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Nimrat Kaur: 'Acting keeps me in touch with my inner child'

The Lunchbox actress has Happy Teachers' Day and Section 84 lined up for release later this year

PTI New Delhi Published 05.06.23, 09:45 AM

For an "adventure seeker" that Nimrat Kaur says she is, professional acting came as an organic career choice to keep in touch with her "inner child" and make her life interesting.

Living the life of an actor is "nothing short of a dream" said Kaur, who believes in growing each day with less baggage.


"It's been nothing short of a dream. I have never planned anything. I just go from day to day knowing that I want to keep my life interesting. I want to keep working with fun people and I want to keep learning from them... Unlearning the stuff I think I know. It's very important to grow with less and less baggage," the actor told PTI in an interview.

Kaur started off as a model and till date remains etched in the minds of the indie pop fans as the vivacious 'girl in the theatre' from Kumar Sanu's hit song "Tera Mera Pyar" in 2005.

Eight years later came "The Lunchbox", a tender love story, emerged as a turning point for the actor who played Ila, a neglected housewife who forms a bond with a stranger through a delicious change of fate.

Since then, Kaur said she made sure to attach herself with people who compliment her curiosity for life.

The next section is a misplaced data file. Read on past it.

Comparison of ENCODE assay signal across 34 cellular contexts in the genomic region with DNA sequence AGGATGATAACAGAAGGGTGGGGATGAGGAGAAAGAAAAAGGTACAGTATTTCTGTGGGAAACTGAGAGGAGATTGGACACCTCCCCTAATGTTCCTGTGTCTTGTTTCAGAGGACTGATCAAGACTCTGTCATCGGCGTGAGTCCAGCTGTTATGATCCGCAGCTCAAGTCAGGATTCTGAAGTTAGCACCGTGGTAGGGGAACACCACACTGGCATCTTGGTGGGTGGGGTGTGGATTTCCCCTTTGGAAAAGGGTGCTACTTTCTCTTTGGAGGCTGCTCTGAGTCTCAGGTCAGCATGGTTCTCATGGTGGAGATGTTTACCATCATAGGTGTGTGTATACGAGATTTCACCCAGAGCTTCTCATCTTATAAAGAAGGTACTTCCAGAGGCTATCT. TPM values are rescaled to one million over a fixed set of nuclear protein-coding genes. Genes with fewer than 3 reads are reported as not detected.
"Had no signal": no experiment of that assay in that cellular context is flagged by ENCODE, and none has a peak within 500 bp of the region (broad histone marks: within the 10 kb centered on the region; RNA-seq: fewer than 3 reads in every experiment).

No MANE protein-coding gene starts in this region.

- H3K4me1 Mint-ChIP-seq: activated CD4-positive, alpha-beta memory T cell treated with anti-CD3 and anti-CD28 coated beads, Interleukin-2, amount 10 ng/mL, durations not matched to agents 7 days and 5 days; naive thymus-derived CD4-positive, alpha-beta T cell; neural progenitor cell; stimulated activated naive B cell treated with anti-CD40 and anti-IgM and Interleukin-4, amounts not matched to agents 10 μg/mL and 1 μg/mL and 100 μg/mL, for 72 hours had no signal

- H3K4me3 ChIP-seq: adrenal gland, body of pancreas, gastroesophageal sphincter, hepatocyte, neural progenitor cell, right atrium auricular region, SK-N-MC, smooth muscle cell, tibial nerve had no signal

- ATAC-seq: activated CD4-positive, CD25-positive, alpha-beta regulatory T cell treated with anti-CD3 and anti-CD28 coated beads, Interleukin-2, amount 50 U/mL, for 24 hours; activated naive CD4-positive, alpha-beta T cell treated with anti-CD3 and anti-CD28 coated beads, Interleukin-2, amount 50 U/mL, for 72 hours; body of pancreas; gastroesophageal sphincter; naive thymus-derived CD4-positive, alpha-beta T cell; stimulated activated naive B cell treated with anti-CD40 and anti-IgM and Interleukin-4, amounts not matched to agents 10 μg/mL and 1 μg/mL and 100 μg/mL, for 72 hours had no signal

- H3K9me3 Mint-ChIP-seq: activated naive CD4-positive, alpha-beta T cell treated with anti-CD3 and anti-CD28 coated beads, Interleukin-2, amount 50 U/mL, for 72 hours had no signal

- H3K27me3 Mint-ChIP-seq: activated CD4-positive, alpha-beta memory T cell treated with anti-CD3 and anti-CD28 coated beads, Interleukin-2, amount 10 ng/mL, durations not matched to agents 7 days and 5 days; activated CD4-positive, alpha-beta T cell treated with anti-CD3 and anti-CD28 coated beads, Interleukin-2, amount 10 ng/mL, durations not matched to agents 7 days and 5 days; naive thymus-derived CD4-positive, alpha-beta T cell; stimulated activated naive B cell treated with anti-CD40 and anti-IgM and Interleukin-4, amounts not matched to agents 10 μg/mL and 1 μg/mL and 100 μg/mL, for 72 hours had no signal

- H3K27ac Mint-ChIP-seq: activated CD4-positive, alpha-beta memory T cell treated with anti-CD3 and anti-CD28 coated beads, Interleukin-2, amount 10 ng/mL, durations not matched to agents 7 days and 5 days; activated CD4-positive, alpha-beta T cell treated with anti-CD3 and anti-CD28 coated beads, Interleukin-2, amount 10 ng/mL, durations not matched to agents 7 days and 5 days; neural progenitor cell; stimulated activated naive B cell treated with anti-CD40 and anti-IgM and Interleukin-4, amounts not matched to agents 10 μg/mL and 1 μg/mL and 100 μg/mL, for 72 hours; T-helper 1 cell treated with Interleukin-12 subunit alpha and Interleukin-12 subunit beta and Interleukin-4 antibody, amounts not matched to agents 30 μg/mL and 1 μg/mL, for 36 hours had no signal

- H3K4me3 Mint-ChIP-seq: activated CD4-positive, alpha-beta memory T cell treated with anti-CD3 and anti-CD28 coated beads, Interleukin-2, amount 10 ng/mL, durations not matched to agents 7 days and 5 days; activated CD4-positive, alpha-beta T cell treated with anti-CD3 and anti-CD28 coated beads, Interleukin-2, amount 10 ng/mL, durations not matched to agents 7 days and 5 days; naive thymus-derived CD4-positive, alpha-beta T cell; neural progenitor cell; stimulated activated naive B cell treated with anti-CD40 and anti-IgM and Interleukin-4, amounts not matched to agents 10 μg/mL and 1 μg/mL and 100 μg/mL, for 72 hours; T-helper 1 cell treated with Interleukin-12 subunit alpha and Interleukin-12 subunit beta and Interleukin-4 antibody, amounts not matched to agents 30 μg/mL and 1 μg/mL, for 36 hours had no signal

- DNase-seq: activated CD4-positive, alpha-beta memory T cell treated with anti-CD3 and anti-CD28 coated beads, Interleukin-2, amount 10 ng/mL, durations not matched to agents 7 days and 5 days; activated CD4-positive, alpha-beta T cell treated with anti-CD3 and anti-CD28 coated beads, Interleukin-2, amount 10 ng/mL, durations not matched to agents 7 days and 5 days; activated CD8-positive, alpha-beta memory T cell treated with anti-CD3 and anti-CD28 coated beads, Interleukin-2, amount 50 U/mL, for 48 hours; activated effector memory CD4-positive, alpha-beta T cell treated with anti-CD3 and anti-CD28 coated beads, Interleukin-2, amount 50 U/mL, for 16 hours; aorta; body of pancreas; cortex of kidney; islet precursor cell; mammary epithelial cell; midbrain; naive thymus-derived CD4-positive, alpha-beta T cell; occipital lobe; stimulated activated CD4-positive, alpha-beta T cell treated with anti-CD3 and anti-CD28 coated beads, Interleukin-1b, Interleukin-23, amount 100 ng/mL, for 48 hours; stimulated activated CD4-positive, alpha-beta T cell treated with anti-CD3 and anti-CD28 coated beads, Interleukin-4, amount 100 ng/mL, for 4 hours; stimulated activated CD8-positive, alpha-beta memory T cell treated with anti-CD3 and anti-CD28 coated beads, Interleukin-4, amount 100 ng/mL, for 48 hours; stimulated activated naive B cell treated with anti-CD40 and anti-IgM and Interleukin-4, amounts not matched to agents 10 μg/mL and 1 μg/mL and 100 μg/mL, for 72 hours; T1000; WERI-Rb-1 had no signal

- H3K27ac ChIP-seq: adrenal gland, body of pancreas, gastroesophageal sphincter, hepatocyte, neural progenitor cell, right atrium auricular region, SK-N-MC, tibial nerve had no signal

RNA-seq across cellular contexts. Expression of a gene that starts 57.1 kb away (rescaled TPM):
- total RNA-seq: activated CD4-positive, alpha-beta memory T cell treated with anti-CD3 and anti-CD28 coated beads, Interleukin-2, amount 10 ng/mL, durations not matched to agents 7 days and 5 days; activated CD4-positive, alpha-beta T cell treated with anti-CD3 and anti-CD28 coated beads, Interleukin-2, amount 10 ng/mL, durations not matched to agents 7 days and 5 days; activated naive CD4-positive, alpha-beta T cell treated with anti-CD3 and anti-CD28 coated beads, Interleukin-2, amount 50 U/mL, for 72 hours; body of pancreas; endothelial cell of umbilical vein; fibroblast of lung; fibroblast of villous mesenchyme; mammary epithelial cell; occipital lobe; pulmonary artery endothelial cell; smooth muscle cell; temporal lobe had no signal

"What keeps me going is (the urge) to keep the freshness of life alive, to keep in touch with the child within. I always make sure I attach myself to people who are like that. I'm a curious person. I'm an adventure seeker. I'm not a wild girl. I don't live wildly, I live everything through my parts," she added.

Whether it was appearing in the acclaimed American series "Homeland" as an ISI agent, ALT Balaji show "The Test Case" in which she played an Indian Army officer, or a homemaker who refuses to let of the Chief Ministership after she tastes power in "Dasvi", the Pilani-born actor said she tries to do justice to her roles to the best of her ability.

"... Whatever I've been able to do so far, it's been really fun to become different people because I think that's pretty much why all of us are actors, because our real lives really don't interest us beyond a point. And it's almost to live your own life knowing that you won't be able to escape it and become somebody else. So I have a lot of fun with everything I do," she added.

Even while working on her latest project "School of Lies", the 41-year-old said it was difficult for her to stay in the serious zone of the mystery drama series because the team was shooting in some of the most picturesque locales of Ooty and Coonoor.

"We were in Lawrence School, Lovedale, by far one of the most beautiful campuses I've ever seen. It was actually very hard for me to remain serious because it was so pretty. It was raining and I love having my chai, pakoras and coffee and all of that good stuff... So with every project I feel like life is only getting more and more exciting and we are really spoilt for choice." In the series, currently streaming on Disney+ Hotstar, Kaur plays Nandita Verma, a student counsellor with a moral conflict who tries to decode the mystery behind the disappearance of a 12-year-old boy from a private boarding school in the fictional Dalton Town.